Normally, an ocean temperature of 26.5°C (79.7°F) spanning through a depth of at least 50 metres (160 ft) is one of the six requirements needed to maintain the special mesocyclone that is the tropical cyclone.[17] Cooler air temperatures at a higher altitude (e.g., at the 500 hPa level, or 5.9 km) can lead to tropical cyclogenesis at lower water temperatures than normal, as a certain lapse rate is required to force the atmosphere to be unstable enough for convection. In a moist atmosphere, this lapse rate is 6.5 °C/km (19 °F/mi), while in an atmosphere with less than 100% relative humidity, the required lapse rate is 9.8 °C/km (29 °F/mi).[18]

At the 500 hPa level, the air temperature averages -7 °C (18 °F) within the tropics, but air in the tropics is normally dry at this level, giving the air room to wet-bulb, or cool as it moistens, to a more favorable temperature that can then support convection. A wetbulb temperature at 500 hPa in a tropical atmosphere of −13.2 °C (8.2 °F) is required to initiate convection if the water temperature is 26.5 °C (79.7 °F), and this temperature requirement increases or decreases proportionally by 1 °C in the sea surface temperature for each 1 °C change at 500 hpa. Under a cold cyclone, 500 hPa temperatures can fall as low as −30 °C (−22 °F), which can initiate convection even in the driest atmospheres. This also explains why moisture in the mid-levels of the troposphere, roughly at the 500 hPa level, is normally a requirement for development. However, when dry air is found at the same height, temperatures at 500 hPa need to be even colder as dry atmospheres require a greater lapse rate for instability than moist atmospheres.[19][20] At heights near the tropopause, the 30-year average temperature (as measured in the period encompassing 1961 through 1990) was -77 °C (-132 °F).[21] A recent example of a tropical cyclone that maintained itself over cooler waters was Epsilon of the 2005 Atlantic hurricane season.[22]

References[edit]

  1. ^ Glossary of Meteorology (June 2000). "Cold low". American Meteorological Society. Retrieved 2010-05-02. 
  2. ^ John M. Wallace and Peter V. Hobbs (1977). Atmospheric Science: An Introductory Survey. Academic Press, Inc. pp. 59,384–385. ISBN 0-12-732950-1.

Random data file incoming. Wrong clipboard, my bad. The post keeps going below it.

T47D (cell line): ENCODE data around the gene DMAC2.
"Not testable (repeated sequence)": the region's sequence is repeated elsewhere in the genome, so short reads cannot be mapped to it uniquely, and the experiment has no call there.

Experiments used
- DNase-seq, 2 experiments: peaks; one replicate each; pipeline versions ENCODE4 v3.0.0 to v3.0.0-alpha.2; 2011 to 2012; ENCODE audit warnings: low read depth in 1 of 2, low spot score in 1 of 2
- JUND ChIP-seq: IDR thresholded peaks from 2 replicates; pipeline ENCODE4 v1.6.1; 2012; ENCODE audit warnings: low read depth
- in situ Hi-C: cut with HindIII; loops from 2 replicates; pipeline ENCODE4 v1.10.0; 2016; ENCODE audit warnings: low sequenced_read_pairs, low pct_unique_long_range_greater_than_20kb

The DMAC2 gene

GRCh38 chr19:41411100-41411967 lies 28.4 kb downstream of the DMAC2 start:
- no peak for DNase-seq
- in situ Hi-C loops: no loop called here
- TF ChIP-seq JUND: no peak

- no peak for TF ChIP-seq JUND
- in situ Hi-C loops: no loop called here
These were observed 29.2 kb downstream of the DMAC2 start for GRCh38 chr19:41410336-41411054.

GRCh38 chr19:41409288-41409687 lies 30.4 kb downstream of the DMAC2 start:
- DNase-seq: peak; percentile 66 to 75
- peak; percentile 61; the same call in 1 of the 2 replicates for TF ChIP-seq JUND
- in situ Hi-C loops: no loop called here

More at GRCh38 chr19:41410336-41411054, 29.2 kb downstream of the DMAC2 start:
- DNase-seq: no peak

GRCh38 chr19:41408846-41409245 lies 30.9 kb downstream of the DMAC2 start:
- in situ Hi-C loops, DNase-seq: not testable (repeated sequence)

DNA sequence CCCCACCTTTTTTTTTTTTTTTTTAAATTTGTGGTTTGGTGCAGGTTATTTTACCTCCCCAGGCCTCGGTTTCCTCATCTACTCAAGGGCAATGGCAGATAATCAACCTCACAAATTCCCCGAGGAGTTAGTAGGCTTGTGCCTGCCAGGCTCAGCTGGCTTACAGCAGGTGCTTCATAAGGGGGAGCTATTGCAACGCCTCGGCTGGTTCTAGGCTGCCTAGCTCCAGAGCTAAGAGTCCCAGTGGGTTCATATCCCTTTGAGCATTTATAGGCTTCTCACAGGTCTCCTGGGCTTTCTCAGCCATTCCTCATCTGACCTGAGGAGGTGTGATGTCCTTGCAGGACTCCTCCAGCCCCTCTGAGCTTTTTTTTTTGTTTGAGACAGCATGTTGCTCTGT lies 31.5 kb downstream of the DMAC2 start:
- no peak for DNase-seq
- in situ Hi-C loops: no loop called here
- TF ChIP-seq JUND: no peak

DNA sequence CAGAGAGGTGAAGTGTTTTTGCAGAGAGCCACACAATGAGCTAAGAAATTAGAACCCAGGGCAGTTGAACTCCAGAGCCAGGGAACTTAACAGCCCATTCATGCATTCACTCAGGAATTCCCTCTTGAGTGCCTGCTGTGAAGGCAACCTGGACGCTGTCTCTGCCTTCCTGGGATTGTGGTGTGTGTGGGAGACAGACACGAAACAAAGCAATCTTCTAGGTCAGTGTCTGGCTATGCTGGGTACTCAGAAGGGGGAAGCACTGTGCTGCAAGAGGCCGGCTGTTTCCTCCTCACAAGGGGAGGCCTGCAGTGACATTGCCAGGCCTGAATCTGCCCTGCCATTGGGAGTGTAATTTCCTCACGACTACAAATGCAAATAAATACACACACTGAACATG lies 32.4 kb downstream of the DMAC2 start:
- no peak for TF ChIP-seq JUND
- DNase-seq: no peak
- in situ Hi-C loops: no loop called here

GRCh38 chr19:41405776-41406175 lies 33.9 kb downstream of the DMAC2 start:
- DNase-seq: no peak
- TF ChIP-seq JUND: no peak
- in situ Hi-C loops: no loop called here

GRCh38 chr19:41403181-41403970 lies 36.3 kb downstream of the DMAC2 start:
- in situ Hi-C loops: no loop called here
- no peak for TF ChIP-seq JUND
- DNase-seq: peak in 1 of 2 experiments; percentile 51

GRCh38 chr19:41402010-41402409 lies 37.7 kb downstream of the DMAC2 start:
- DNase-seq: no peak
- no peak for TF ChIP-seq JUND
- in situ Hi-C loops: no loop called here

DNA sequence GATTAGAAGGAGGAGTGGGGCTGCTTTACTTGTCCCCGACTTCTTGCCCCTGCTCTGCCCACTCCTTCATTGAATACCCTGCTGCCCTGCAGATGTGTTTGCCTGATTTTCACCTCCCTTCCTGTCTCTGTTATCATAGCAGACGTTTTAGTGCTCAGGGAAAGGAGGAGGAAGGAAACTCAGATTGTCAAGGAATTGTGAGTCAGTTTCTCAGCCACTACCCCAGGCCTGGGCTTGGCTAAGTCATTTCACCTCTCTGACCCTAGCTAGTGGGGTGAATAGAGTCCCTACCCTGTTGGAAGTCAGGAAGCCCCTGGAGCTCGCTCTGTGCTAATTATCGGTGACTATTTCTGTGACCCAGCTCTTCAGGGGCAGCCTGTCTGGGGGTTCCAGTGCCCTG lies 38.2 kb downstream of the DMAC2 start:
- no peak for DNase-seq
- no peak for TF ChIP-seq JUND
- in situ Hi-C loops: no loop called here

3. ^ Glossary of Meteorology (June 2000). "Barotropic". American Meteorological Society. Retrieved 2010-05-02. 
  4. ^ R. . Simpson (February 1952). "Evolution of the Kona Storm, A Subtropical Cyclone". Journal of Meteorology 9: 24. doi:10.1175/1520-0469(1952)009<0024:eotksa>2.0.co;2. Retrieved 2010-05-28. 
  5. ^ JetStream (2010-01-05). "Glossary: C's". National Weather Service. Retrieved 2010-05-28. 
  6. ^ Jonathan M. Davies (December 2006). "Tornadoes with Cold Core 500-mb Lows". Weather and Forecasting 21: 1051–1062. Bibcode:2006WtFor..21.1051D. doi:10.1175/WAF967.1. Retrieved 2010-05-28. 
  7. ^ Erik A. Rasmussen and John Turner (2003). Polar lows: mesoscale weather systems in the polar regions. Cambridge University Press. p. 224. ISBN 978-0-521-62430-5. Retrieved 2011-01-27. 
  8. ^ S. Hastenrath (1991). Climate Dynamics of the Tropics. Springer, pp 244. ISBN 978-0-7923-1346-5. Retrieved on 2009-02-29.
  9. ^ Storm-E (2007). "Nor'easters". Center For Educational Technologies. Retrieved 2008-01-22. 
  10. ^ Edward Arndt Bryant (1997). Climate process & change. Cambridge University Press. pp. 43–45. ISBN 978-0-521-48440-4. Retrieved 2011-01-27. 
  11. ^ James Sadler (November 1975). "The Upper Tropospheric Circulation Over the Global Tropics". University of Hawaii. Retrieved 2009-12-23. 
  12. ^ Mark A. Lander, Eric J. Trehubenko, and Charles P. Guard (June 1999). "Eastern Hemisphere Tropical Cyclones of 1996". Monthly Weather Review 127 (6): 1274. Bibcode:1999MWRv..127.1274L. doi:10.1175/1520-0493(1999)127<1274:EHTCO>2.0.CO;2. ISSN 1520-0493. Retrieved 2010-05-02. 
  13. ^ Clark Evans (January 5, 2006). "Favorable trough interactions on tropical cyclones". Flhurricane.com. Retrieved 2006-10-20. 
  14. ^ Deborah Hanley, John Molinari, and Daniel Keyser (October 2001). "A Composite Study of the Interactions between Tropical Cyclones and Upper-Tropospheric Troughs". Monthly Weather Review (American Meteorological Society) 129 (10): 2570–84. Bibcode:2001MWRv..129.2570H. doi:10.1175/1520-0493(2001)129<2570:ACSOTI>2.0.CO;2. Retrieved 2006-10-20. 
  15. ^ Joint Typhoon Warning Center (2010). "2.5 Upper Tropospheric Cyclonic Vortices". United States Navy. Retrieved 2009-04-24. 
  16. ^ Jason E. Patla, Duane Stevens, and Gary M. Barnes (October 2009). "A Conceptual Model for the Influence of TUTT Cells on Tropical Cyclone Motion in the Northwest Pacific Ocean". Weather and Forecasting 24 (5): 1215–1235. Bibcode:2009WtFor..24.1215P. doi:10.1175/2009WAF2222181.1. Retrieved 2010-04-24. 
  17. ^ Chris Landsea (2011). "Subject: A15) How do tropical cyclones form?". Hurricane Research Division. Retrieved 2011-01-27. 
  18. ^ Kushnir, Yochanan (2000). "The Climate System". Columbia University. Retrieved 24 September 2010. 
  19. ^ John M. Wallace and Peter V. Hobbs (1977). Atmospheric Science: An Introductory Survey. Academic Press, Inc. pp. 76–77. 
  20. ^ Chris Landsea (2000). "Climate Variability of Tropical Cyclones: Past, Present and Future". Storms. Atlantic Oceanographic and Meteorological Laboratory. pp. 220–41. Retrieved 2006-10-19. 
  21. ^ Dian J. Gaffen-Seidel, Rebecca J. Ross and James K. Angell (November 2000). "Climatological characteristics of the tropical tropopause as revealed by radiosondes". National Oceanic and Atmospheric Administration Air Resources Laboratory. Archived from the original on May 8, 2006. Retrieved 2006-10-19. 
  22. ^ Lixion Avila (2005-12-03). "Hurricane Epsilon Discussion Eighteen". National Hurricane Center. Retrieved 2010-12-14.